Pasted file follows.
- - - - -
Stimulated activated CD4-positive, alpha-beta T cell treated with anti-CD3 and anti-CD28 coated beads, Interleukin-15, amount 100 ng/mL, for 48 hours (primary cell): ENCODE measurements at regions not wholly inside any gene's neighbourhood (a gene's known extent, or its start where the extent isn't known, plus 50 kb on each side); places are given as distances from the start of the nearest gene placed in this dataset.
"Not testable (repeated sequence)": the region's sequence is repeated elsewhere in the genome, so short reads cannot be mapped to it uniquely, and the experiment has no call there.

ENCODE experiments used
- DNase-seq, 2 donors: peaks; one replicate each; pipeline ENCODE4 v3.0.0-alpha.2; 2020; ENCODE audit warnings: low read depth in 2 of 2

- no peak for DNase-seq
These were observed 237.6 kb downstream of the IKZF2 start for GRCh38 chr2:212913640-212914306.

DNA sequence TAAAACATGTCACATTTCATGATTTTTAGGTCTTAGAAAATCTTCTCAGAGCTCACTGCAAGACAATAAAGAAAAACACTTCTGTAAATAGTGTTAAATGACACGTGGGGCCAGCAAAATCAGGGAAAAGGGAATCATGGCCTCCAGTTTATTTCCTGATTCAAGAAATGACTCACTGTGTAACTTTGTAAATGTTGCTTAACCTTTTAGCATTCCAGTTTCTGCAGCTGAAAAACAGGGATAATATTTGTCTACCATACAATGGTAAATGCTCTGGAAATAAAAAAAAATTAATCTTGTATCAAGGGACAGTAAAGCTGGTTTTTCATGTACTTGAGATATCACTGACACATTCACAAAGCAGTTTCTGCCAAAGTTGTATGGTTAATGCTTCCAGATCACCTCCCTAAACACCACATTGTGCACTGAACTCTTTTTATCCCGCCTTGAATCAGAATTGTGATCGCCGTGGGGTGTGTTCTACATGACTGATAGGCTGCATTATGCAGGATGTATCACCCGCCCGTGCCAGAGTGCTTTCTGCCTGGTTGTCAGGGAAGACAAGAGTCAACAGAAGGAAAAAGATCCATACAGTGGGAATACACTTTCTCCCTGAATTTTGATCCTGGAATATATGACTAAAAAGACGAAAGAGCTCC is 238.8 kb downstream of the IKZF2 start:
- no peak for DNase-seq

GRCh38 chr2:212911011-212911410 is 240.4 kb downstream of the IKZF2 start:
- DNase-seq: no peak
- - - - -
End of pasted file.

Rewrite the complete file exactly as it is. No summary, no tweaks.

Stimulated activated CD4-positive, alpha-beta T cell treated with anti-CD3 and anti-CD28 coated beads, Interleukin-15, amount 100 ng/mL, for 48 hours (primary cell): ENCODE measurements at regions not wholly inside any gene's neighbourhood (a gene's known extent, or its start where the extent isn't known, plus 50 kb on each side); places are given as distances from the start of the nearest gene placed in this dataset.
"Not testable (repeated sequence)": the region's sequence is repeated elsewhere in the genome, so short reads cannot be mapped to it uniquely, and the experiment has no call there.

ENCODE experiments used
- DNase-seq, 2 donors: peaks; one replicate each; pipeline ENCODE4 v3.0.0-alpha.2; 2020; ENCODE audit warnings: low read depth in 2 of 2

- no peak for DNase-seq
These were observed 237.6 kb downstream of the IKZF2 start for GRCh38 chr2:212913640-212914306.

DNA sequence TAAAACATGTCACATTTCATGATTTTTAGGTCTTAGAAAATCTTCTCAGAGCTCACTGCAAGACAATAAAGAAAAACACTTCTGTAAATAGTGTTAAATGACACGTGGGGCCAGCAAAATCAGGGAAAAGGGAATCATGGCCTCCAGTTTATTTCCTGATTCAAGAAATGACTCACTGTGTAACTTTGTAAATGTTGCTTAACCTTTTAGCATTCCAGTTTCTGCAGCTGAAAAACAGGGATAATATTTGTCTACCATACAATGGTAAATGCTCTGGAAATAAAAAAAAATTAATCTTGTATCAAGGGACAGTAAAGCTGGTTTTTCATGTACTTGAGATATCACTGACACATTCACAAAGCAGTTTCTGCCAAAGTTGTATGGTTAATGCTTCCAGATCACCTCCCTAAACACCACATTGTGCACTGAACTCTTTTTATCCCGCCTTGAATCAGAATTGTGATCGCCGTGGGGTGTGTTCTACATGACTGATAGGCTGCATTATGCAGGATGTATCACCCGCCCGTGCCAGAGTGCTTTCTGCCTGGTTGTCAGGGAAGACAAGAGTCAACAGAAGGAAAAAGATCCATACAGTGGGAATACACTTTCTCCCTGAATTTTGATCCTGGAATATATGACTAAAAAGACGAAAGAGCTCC is 238.8 kb downstream of the IKZF2 start:
- no peak for DNase-seq

GRCh38 chr2:212911011-212911410 is 240.4 kb downstream of the IKZF2 start:
- DNase-seq: no peak